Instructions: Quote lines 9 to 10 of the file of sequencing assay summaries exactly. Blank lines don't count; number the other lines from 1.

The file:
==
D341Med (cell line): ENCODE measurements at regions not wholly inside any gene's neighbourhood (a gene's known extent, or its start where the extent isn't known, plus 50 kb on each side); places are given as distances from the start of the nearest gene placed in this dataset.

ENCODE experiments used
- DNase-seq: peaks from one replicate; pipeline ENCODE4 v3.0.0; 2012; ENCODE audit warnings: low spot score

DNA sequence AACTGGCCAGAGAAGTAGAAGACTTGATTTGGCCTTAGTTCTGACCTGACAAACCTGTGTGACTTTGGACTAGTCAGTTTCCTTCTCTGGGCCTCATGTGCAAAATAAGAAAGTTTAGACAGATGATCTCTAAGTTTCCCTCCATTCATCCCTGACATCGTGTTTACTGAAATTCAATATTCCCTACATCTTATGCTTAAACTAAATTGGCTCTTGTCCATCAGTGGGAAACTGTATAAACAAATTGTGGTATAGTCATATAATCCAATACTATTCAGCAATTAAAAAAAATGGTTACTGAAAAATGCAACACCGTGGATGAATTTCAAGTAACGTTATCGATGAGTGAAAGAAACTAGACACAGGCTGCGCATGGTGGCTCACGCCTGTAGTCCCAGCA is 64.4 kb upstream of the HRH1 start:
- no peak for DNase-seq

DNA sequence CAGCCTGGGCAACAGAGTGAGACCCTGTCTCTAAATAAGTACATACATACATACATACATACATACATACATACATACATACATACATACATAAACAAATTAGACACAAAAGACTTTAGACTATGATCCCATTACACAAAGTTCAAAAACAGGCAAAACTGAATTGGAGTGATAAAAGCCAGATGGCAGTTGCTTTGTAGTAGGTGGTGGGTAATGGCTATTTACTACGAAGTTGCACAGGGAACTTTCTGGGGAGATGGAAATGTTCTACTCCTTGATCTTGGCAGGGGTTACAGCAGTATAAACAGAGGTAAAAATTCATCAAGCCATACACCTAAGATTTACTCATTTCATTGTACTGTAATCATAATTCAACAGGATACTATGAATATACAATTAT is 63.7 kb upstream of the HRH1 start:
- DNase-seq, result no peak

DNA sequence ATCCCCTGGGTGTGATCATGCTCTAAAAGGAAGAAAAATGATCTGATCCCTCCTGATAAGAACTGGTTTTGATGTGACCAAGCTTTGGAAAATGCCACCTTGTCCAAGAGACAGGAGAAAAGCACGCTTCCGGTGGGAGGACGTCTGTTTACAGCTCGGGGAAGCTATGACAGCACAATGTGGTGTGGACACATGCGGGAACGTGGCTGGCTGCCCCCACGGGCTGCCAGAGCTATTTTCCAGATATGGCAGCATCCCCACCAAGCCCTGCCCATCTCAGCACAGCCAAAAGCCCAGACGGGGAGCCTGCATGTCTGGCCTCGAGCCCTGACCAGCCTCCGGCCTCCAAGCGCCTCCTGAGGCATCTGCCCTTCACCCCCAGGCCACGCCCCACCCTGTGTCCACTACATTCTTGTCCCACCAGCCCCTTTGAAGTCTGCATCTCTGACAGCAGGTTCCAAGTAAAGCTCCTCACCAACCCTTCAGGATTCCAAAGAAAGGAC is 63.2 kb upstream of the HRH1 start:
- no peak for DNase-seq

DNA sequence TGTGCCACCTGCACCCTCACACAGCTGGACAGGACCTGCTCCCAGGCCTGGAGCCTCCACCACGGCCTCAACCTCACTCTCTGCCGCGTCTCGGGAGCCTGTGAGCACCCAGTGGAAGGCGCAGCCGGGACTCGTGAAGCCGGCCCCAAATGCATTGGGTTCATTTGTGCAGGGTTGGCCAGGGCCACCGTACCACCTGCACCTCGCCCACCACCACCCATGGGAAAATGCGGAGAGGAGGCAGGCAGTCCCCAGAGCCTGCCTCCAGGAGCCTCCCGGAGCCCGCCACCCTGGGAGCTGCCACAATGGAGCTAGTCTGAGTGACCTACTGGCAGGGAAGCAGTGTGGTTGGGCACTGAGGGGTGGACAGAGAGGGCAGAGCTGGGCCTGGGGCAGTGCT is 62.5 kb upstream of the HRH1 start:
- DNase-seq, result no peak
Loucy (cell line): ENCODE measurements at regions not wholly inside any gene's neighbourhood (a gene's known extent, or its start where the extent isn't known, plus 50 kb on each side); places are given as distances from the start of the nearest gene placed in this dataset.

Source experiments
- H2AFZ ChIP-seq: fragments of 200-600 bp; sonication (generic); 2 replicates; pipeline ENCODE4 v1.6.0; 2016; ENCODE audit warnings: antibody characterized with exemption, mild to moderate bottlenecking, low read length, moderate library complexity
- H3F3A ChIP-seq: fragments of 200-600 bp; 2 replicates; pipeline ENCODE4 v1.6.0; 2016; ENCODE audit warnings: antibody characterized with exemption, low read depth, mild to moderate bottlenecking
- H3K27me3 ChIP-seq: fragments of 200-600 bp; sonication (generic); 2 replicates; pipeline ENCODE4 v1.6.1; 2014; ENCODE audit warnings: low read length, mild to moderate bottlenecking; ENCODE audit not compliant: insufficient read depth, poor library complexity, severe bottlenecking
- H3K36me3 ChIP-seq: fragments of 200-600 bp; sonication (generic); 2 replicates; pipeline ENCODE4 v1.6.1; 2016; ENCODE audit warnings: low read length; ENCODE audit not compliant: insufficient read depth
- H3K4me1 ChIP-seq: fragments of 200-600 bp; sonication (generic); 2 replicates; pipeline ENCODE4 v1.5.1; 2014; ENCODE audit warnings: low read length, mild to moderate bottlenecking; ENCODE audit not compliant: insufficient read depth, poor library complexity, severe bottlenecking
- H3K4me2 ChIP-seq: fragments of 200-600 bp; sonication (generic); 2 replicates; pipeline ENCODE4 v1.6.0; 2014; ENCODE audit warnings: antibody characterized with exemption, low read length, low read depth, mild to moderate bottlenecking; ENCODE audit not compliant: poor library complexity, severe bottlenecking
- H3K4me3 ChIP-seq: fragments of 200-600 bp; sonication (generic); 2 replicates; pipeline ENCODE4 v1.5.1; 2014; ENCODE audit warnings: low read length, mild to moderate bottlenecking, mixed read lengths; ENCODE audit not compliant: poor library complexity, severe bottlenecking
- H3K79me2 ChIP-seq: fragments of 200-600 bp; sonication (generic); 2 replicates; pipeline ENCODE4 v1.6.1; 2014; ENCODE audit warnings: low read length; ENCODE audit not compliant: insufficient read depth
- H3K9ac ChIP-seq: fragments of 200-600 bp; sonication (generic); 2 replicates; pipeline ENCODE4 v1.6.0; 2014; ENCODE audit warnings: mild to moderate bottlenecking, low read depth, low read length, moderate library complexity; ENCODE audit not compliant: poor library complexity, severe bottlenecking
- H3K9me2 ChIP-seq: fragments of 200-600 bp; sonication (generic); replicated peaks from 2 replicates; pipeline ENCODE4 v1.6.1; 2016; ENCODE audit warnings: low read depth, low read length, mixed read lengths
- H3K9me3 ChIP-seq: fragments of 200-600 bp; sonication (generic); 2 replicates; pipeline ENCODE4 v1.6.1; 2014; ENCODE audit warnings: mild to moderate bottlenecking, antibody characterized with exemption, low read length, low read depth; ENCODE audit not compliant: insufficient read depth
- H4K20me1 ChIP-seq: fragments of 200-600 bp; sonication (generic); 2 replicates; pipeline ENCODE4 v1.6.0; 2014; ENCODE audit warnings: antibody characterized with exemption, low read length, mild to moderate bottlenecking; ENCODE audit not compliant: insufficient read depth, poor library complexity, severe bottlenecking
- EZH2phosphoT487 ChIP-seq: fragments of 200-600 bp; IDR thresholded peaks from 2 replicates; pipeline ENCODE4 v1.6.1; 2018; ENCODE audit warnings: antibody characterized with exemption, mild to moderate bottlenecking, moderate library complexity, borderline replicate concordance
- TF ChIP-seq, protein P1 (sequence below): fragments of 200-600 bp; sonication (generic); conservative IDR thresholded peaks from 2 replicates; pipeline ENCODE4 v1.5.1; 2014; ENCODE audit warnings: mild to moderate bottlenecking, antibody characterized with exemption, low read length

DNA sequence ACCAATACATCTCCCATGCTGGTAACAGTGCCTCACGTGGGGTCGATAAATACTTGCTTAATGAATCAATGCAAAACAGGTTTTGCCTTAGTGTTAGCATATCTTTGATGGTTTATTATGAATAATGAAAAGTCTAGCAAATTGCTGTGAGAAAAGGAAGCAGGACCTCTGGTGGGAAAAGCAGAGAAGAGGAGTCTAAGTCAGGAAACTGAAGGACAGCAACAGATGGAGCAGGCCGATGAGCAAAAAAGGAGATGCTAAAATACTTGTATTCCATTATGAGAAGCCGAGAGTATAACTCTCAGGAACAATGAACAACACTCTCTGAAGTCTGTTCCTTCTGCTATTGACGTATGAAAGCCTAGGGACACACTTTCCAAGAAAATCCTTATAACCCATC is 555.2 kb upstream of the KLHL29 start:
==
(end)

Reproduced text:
- no peak for DNase-seq

DNA sequence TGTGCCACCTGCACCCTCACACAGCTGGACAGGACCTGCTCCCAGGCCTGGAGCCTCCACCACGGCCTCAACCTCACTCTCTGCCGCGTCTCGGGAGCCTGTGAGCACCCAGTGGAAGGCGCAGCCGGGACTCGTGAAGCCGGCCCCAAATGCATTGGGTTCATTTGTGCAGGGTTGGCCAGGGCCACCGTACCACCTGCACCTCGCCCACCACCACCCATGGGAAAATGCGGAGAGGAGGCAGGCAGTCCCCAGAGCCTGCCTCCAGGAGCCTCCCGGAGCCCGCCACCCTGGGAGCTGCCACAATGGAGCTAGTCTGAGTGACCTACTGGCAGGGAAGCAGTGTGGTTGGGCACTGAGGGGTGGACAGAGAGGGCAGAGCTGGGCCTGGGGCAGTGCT is 62.5 kb upstream of the HRH1 start: